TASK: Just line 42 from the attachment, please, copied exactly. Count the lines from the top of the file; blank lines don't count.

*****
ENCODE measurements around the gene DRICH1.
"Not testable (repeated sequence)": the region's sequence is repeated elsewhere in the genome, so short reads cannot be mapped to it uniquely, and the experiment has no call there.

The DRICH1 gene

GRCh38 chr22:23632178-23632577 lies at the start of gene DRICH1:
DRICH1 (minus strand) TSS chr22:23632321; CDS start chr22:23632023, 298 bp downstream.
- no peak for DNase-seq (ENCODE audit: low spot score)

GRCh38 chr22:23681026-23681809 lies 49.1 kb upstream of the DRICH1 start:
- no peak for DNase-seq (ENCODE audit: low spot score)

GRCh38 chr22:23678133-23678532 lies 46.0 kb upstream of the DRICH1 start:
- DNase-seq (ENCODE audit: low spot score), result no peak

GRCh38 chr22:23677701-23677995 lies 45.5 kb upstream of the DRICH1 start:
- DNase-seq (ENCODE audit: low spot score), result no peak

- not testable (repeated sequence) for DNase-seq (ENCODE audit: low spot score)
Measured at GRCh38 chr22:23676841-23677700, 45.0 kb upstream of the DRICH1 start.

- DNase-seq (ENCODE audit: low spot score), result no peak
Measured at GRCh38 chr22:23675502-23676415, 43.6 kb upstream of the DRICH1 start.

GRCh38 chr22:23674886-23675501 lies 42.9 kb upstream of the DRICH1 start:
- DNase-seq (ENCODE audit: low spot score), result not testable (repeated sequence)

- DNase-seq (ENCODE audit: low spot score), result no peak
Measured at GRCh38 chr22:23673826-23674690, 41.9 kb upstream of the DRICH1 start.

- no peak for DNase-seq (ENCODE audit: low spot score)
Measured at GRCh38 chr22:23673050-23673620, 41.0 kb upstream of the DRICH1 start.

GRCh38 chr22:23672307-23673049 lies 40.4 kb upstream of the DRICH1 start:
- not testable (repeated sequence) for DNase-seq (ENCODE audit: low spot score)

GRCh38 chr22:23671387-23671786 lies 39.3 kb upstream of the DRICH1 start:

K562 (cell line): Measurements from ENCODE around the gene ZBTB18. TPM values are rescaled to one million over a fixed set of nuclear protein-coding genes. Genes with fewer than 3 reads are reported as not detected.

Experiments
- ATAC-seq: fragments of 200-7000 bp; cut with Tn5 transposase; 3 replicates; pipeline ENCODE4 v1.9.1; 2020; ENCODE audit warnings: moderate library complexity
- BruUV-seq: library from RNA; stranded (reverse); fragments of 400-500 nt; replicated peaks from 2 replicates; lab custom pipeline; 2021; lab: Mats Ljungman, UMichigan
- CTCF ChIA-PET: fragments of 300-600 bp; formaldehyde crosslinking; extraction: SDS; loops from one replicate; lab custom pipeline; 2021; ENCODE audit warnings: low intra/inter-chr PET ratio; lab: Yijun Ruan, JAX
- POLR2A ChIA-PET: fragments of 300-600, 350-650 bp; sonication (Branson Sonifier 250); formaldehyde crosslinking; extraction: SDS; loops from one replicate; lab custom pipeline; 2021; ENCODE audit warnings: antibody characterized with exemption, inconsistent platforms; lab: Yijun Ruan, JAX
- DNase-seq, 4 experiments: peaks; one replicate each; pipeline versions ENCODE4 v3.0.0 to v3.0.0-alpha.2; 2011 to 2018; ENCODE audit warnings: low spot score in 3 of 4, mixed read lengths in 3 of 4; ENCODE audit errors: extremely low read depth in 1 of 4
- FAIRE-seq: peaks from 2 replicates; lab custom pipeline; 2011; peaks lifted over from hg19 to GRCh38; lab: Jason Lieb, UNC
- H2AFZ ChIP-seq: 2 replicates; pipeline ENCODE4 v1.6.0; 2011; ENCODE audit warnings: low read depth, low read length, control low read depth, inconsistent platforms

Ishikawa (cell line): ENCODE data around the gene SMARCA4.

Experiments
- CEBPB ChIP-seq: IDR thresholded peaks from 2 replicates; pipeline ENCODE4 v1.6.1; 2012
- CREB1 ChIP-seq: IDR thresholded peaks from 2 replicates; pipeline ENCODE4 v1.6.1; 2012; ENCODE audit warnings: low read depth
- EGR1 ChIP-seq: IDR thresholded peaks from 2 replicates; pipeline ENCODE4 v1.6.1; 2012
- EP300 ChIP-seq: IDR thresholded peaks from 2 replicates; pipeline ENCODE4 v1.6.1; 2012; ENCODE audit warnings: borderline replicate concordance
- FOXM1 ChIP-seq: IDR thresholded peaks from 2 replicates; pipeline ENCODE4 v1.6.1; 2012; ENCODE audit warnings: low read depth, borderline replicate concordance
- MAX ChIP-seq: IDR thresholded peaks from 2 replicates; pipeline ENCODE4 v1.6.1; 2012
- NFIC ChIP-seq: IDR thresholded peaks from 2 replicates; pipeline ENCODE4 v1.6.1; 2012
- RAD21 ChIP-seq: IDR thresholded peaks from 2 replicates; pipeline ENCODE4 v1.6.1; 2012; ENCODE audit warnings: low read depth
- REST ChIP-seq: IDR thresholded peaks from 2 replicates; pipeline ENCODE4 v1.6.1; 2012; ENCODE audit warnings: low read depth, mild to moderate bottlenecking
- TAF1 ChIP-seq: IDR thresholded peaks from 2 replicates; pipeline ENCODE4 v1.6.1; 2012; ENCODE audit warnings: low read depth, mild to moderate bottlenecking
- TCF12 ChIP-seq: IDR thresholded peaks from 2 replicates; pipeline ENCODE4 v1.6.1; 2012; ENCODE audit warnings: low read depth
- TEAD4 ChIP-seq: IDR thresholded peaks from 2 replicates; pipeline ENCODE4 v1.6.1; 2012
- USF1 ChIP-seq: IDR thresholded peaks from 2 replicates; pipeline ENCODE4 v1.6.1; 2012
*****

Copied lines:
- MAX ChIP-seq: IDR thresholded peaks from 2 replicates; pipeline ENCODE4 v1.6.1; 2012